BTW, although John has never been overweight, he’s a lot leaner since I’ve been primal…because of course that means he is too by default!
    thanks for all you do for us,

    Diane wrote on May 18th, 2013
  32. Hi folks, thanks for all the positivity and advice in these comments, sorry for my belated reply.

    Jacob, Tuck, Charlayna,
    Pemmican and dehydrated foods are great but seldom available. I’m happy that I could make some jerky if I had a day off after hitting a town for ingredients, but from my experience I seldom spend more than a couple of hours in one place. Good job I like salami, chorizo – and butter 😉 Living off the land is a nice idea, but the calorie density, time, risk and environmental concerns mostly write it off. I will have an emergency fishing kit but only plan on deploying this when I am in serious need, I know I can cover at least 100 miles on 0 cal.

    Sophie Cussen, Shary, Peter, Joshua,
    The route is Europe-Kazakhstan-Karahoram highway-Pakistan-India-Thailand then a flight to Australia, another to NZ, another to the USA and another to Europe to finish. For a Guinness World Record it is required that I walk 18,000 miles, reach one pair of opposite points (Wellington NZ and Madrid Spain) and cross the equator twice. Taking a plane is allowed for the oceans, but any other transport is subject to many technicalities – basically not allowed. I’ve checked over the walking and running attempts past and present and proposed to Guinness the record for “on foot” to consolidate walking and running attempts. The past records will always stand, but were set at different (often shorter) distances than the currently required 18,000mi.

    Luke, Susie, Chris, Bryan,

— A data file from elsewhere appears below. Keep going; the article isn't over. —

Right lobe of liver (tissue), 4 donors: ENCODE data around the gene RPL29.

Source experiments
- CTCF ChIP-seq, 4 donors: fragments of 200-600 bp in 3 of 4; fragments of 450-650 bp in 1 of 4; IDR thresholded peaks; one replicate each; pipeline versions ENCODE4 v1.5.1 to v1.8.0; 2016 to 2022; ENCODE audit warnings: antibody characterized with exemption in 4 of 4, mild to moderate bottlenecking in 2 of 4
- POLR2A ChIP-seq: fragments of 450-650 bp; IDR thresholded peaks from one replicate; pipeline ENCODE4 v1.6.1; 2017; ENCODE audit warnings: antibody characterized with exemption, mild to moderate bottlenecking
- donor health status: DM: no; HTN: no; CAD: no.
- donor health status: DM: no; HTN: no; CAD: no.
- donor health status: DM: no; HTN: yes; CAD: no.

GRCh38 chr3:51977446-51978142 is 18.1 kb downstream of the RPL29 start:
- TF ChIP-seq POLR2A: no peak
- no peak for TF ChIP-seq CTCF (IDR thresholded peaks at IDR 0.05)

I will be blogging and offering many other forms of interaction along the way, the tech guys are working on the site, I’ll announce it in the forum when it’s launched, or fire me an e-mail (see end)

    Diane, Amy, Kevin, Kathryn, Gordon Manke, Junto,
    Equipment is a balance between weight and durability, most UL and definitely most SUL kit is not going to last. A lot of my weight is electrics, which is necessary to document the event, and I’ve made sure that is all the lightest, most efficient, yet also resilient and modular available. My total “skin-out” kit is 30lb (10lb winter clothing and boots, 5lb electrical, 15lb everything else) I regularly run 100+ mile trails with 5-10lb packs so I know about SUL kit, and the freedom it affords, but I also know its limitations in terms of comfort, durability and adaptability. The other 20lb? Food. Some areas are very sparse so I have to make sure I’ve got enough room and capability to cover them.

    I will be using a Hennessy Hammock for any tree covered areas, specifically the UL Backpacker Asym, probably my favourite piece of kit. I also have custom tailored Ventile clothing for all weather, Ventile is a WW2 invention, waterproof, perfectly breathable, strong and durable, in a way no modern synthetic is able to match.

    I’m 27, old enough to have learnt from a few mistakes, young enough to still be making them.

    My belt already has quite a few miles under it, but every day on trail is a school day. Your 110 mile weeks, while definitely more comfortable, would see me finish in over 3 years, which is not my challenge. (See 3 above about weight)

    Diane (2),
    Keeping company will definitely be hard, but keeping my sanity definitely harder. My plan in this regard is to designate rendezvous where appropriate for legs of the journey. I know from experience, organising a trip for a group can be more than problematic, and I won’t have the capabilities. So I will simply be publicising the date, place, and an expected schedule, then see what happens. The American leg is so far away I cannot be specific about when I will arrive, the seasons obviously effecting the route, but as I’ll be starting that leg in CA I hope have a warm welcome 😉

    Everyone, thanks for taking the time to reply with wishes, words, wisdom and web-links, it really is appreciated. If anyone has any questions, advice or links for me feel free to mail me . Also if you would like letting know when the full blog/map etc is ready just mail me that request. Thanks again.

    Gus Cannon wrote on May 21st, 2013